A pair of state senators announced last week that they would not seek the 7th Congressional District opening created by the impending retirement of longtime incumbent Jim McDermott.

Democrats Reuven Carlyle (36th District) and David Frockt (46th District) had both been the subject of rumors regarding their interest in the vacancy created by McDermott’s departure.

But for both, family life was cited as a main concern of what would take the biggest hit with a new political role across the country.

 

Fly-in fathers?

On Thursday, Jan. 7, Carlyle posted on his legislative blog that he had reflected deeply on the prospect of running for Congress, but “in today’s world, if you want to be at the center of the real action on public issues, lead at the state level.”

In an interview with the Queen Anne & Magnolia News, Carlyle said while he had thought about the prospect of running for Congress for some time, ultimately, the realities of the position didn’t align with what he wanted for both himself and his family.

“We live 3,000 miles away from the office, and if you live in Maryland or Delaware or somewhere close to D.C., it’s a whole different value proposition and gig than if you get on an airplane every Monday morning and get off an airplane every Thursday night,” he said. “I made a choice to try to be present emotionally, physically and spiritually with my family and my community, and unfortunately, it just didn’t jive with serving in Congress.”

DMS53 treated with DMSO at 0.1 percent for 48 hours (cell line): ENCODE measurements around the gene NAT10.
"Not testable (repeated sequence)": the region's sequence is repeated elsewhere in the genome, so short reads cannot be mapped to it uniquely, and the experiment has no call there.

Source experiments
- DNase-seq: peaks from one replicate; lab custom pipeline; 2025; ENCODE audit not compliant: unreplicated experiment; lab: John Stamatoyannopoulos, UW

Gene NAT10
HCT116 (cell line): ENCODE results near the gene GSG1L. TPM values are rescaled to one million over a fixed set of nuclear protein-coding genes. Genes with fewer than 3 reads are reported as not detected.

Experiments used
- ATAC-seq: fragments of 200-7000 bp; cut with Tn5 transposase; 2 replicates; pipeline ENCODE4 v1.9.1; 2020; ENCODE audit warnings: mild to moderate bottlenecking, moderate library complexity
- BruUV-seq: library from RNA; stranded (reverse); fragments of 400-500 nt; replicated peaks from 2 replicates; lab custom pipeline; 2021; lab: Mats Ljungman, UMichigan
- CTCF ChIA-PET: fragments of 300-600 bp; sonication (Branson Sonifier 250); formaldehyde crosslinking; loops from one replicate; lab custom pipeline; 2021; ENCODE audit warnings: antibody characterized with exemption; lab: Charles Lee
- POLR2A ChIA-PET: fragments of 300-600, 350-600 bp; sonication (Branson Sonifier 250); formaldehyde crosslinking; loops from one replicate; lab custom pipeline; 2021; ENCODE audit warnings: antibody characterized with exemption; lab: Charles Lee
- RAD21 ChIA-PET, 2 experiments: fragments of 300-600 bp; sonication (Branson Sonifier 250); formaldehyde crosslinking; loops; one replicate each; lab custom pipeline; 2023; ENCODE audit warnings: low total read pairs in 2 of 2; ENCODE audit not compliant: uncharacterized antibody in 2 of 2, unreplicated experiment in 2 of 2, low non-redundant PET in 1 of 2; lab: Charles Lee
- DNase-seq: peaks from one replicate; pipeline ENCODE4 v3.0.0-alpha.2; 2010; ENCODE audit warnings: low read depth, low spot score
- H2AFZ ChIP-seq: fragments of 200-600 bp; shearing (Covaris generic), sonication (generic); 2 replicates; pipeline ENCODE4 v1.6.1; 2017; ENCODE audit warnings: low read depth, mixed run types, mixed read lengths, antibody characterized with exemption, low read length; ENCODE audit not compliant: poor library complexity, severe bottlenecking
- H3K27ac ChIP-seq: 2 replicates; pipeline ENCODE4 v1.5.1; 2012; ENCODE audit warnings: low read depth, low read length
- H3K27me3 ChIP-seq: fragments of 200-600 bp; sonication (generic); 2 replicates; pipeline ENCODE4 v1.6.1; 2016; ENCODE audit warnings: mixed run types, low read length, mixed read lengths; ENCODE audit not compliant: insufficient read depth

Carlyle said by working at the state level, you get the opportunity to work at a scale and scope that “touches real people living real lives.

“The work we do at the state level of funding education, funding colleges and universities, building a transportation system, managing our ferries, managing our environment around water quality and so many other issues, are very real issues,” Carlyle said, “and you can get your hands deep into policy work that affects your neighbor down the street and your quality of life.”

In a Facebook post on Saturday, Frockt revealed that he, too, would not mount a bid, despite saying, “Even with all the current dysfunction, the prospect of serving in Congress has never seemed like a chore.

“When I looked deep over the last week — and I mean deep — the prospect of becoming a jet-in father to my 12-year-old twins was not something that I could ever fully comes to terms with, no matter how many rationalizations or scenarios I could come up with,” he wrote. “Ultimately, these years don’t come back.”

 

Official candidates

As of Monday, Jan. 11, 43rd District Rep. Brady Walkinshaw and Edmonds businessman and Greenwood resident Jeff Stilwell were the only people to officially declare their candidacies, while Metropolitan King County Councilmember Joe McDermott (no relation) had said he was weighing a bid.

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